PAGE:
Talented, driven Seattle hopes to reach MLS elite

By Tim Booth

Associated Press

Published: Friday, March 2 2012 4:30 p.m. MST

SEATTLE — It's a little quieter around the Seattle Sounders these days. Such is the case with former Sounders goalkeeper and American soccer star Kasey Keller — occasionally known for his volume — having decided to call it a career.

So while Sounders practices this preseason might not have the same voice being heard everywhere on the field, that doesn't mean the expectations are any different for a franchise that's considered among the league elite, but is still trying to solve three years of failing to get past the first round of the MLS Cup playoffs.

"I think everyone's goal is to still get over the hump of that first round. It's still fresh," Seattle midfielder Brad Evans said. "Hopefully you see that rub off in the season with a little bit more of an edge."

Unlike previous seasons, there's no toe-dipping to start the 2012 campaign. Seattle gets a cold splash to the face when it hosts Mexican power Santos Laguna in the quarterfinals of the CONCACAF Champions League on Wednesday night. The return match of the two-leg aggregate-goal series is March 14 in Mexico, followed by Seattle's return home to open the MLS season on March 17 against Toronto.

"The main thing we've changed is we've tried to identify who we thought was in that group that was probably going to start in that game and we've tried to play them together more than, say, normal," coach Sigi Schmid said. "Normally in preseasons we would maybe mix the groups a little more."

That's given preseason training a different level of intensity from the past, knowing that they'll need to be in top form against a Mexican club in the middle of its league season.

"Sigi's said this is playoffs from day one, because it is. It's an elimination game from our first game," Evans said. "It's a different mentality around here. I kind of feel like it's midseason right now for us, which is the way we have to approach this or else we're going to get swept off the board and nobody wants a poor showing in this tournament."

While the Champions League might be Seattle's ticket to international prominence, it's ultimately what the Sounders do in the MLS season that proves most important. And that starts with trying to match overwhelming league favorite Los Angeles and ultimately advance past the first-round of the MLS Cup playoffs for the first time in franchise history.

Last year, Seattle charged late and was likely the only team that could have challenged the Galaxy in the postseason. Seattle closed the year with the second-best record in the league — a franchise best 18-7-9 and 63 points. But a Sounders-Galaxy conference final never materialized after Seattle fell behind in the first-leg of the playoffs' opening round at Real Salt Lake and couldn't make up the difference in the second-leg at home, leading to another early exit and an abrupt end to Keller's career.

Then Los Angeles went out in the offseason and got David Beckham to stay, brought back Juninho on loan from Brazil and convinced Edson Buddle to return from Europe and solidified itself as the clear league favorite for 2012.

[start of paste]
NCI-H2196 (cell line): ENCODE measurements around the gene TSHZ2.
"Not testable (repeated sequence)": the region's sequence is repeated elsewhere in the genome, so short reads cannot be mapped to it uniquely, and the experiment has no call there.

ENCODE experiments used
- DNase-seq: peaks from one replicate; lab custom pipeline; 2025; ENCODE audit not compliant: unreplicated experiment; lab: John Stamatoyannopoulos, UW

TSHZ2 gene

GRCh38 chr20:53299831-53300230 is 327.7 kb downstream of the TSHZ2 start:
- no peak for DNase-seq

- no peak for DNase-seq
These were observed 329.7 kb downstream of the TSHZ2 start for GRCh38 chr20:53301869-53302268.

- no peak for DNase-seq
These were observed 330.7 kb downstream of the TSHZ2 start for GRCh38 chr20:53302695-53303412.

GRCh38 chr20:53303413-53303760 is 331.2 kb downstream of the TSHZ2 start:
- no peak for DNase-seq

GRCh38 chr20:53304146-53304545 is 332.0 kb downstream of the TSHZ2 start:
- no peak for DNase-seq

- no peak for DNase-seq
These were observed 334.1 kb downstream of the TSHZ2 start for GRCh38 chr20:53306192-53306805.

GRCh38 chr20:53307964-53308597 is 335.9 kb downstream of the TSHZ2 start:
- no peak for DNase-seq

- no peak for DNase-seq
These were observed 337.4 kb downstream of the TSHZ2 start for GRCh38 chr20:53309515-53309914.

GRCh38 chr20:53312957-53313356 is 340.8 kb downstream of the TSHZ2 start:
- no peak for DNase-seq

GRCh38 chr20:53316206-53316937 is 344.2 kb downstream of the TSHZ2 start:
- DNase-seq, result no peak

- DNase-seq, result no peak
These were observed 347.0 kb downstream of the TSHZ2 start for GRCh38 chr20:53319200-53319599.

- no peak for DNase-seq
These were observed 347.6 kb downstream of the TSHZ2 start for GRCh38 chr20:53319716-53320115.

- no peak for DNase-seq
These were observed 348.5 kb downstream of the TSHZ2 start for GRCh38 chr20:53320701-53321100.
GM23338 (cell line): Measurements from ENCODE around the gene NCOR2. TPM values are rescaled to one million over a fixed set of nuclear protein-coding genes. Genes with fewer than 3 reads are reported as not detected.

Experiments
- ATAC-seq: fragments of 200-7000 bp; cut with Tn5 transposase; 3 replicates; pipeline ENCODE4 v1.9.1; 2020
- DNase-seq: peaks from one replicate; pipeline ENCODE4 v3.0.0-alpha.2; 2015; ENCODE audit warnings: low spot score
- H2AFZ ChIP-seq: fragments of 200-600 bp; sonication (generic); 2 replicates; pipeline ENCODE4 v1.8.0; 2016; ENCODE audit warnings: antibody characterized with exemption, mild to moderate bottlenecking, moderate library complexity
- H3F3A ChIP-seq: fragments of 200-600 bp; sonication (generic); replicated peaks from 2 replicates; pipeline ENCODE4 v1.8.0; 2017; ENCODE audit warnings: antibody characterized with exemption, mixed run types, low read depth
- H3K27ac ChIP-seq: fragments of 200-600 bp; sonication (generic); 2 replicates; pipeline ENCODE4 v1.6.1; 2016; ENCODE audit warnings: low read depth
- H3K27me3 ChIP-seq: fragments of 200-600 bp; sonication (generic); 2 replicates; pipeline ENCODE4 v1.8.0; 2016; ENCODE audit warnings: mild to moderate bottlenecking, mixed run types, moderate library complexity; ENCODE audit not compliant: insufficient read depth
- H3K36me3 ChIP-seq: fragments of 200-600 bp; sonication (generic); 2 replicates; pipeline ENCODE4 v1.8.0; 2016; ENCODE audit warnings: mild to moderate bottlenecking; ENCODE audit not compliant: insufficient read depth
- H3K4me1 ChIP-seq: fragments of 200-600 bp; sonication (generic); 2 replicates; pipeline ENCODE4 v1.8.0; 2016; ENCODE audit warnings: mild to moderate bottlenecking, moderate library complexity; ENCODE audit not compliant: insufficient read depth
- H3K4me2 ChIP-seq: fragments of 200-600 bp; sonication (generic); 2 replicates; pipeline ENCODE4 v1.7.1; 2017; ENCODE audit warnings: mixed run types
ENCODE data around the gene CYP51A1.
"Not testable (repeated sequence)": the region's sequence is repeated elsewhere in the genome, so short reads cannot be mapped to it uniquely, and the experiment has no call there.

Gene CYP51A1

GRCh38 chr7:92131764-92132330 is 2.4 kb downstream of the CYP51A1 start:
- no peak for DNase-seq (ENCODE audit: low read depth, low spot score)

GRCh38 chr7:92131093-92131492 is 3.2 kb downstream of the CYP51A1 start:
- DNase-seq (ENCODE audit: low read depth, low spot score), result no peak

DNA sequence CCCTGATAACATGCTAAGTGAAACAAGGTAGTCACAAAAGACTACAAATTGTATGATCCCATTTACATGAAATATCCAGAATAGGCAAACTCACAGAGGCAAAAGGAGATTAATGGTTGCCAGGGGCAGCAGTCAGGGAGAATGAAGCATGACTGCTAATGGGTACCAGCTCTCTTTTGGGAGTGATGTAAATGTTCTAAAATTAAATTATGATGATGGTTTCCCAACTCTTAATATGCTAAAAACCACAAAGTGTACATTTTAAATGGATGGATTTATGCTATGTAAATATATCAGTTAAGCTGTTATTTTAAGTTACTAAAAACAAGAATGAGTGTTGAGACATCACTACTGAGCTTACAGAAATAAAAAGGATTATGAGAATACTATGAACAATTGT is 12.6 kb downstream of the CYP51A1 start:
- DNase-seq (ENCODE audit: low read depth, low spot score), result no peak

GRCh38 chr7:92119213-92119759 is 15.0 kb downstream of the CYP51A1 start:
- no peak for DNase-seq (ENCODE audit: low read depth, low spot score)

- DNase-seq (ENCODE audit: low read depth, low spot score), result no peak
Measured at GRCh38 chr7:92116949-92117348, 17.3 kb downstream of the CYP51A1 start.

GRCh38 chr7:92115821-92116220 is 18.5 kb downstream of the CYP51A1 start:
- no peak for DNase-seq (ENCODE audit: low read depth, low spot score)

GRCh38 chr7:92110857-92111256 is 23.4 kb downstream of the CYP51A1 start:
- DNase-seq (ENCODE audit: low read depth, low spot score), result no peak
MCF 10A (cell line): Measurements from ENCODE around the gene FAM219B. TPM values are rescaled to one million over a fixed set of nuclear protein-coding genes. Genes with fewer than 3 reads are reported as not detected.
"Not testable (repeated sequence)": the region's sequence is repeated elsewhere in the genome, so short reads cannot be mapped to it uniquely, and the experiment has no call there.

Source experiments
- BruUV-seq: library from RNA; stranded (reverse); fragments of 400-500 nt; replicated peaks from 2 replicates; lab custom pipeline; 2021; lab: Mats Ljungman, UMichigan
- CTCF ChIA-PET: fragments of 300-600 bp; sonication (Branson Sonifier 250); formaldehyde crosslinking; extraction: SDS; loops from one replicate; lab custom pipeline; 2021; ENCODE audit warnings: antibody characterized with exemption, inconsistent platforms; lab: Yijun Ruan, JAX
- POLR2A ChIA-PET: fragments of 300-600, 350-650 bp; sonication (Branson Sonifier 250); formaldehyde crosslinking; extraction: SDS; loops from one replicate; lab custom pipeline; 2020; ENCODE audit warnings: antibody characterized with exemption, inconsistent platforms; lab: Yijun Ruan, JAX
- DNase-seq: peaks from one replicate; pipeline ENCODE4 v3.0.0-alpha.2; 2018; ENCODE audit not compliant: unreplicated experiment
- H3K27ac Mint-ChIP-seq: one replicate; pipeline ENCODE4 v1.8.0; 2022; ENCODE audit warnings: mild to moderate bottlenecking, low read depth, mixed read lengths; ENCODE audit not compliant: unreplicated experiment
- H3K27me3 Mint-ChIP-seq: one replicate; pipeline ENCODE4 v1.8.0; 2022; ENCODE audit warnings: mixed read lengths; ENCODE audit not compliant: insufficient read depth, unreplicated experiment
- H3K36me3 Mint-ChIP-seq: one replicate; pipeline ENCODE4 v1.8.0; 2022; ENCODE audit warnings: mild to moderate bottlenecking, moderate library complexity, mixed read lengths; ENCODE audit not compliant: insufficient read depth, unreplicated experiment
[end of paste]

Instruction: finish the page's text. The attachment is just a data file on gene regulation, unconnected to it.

Seattle's intent to keep up with what Los Angeles did in the offseason was evident in February when one-time U.S. national team striker Eddie Johnson became available and the Sounders sent two promising young prospects — Mike Fucito and Lamar Neagle — to Montreal for the rights to sign Johnson and give Seattle its most talented striking duo along with young Columbian star Fredy Montero since the franchise was born.

"I missed the league. I didn't come back for the money — know a lot of people were saying that — I came back because I wanted to get my career back going," Johnson said. "I wanted to be in an environment where I knew I could be successful."

The midfield was bolstered by the return of MLS newcomer of the year Mauro Rosales and Evans being healthy for the first time since the beginning of the 2010 season. He also got a bit more experience with a U.S. national team call-up in January for a pair of matches against Venezuela and Panama.

Seattle's most important player may remain midfielder Osvaldo Alonso, but Seattle also attempted to strengthen the backline with the addition of Swedish defenseman Adam Johansson to team with veterans Jeff Parke and Jhon Kennedy Hurtado on the backline.

Still, the one that will get most of the attention early in the season will be new goalkeeper Michael Gspurning, simply because of who he is replacing. Keller wasn't just a fixture in American soccer, he was a revered figure hailing from the Seattle area only to conclude his career by making sure the Sounders were successful.

Keller was also Seattle's captain, a role that will likely not be determined until part of the season has passed, and as if Gspurning needs anymore pressure, Keller will be watching from above while working as a broadcaster for the club this season.

"We are very hungry. The first day ... we had a session in the gym and then the team decided to go out and have a game for ourselves to 11 goals and no one was stopping," Gspurning said. "... I've played many years of professional soccer and this is really unbelievable. The team is really hungry."

Seattle also wasn't given any favors in terms of the schedule. Through the new unbalanced league format, the Sounders will play 24 matches against Western Conference foes — three matches against each side. While they get the Galaxy twice at home, Seattle has to play twice at rivals Portland and Vancouver, and don't get the Timbers at home until October.

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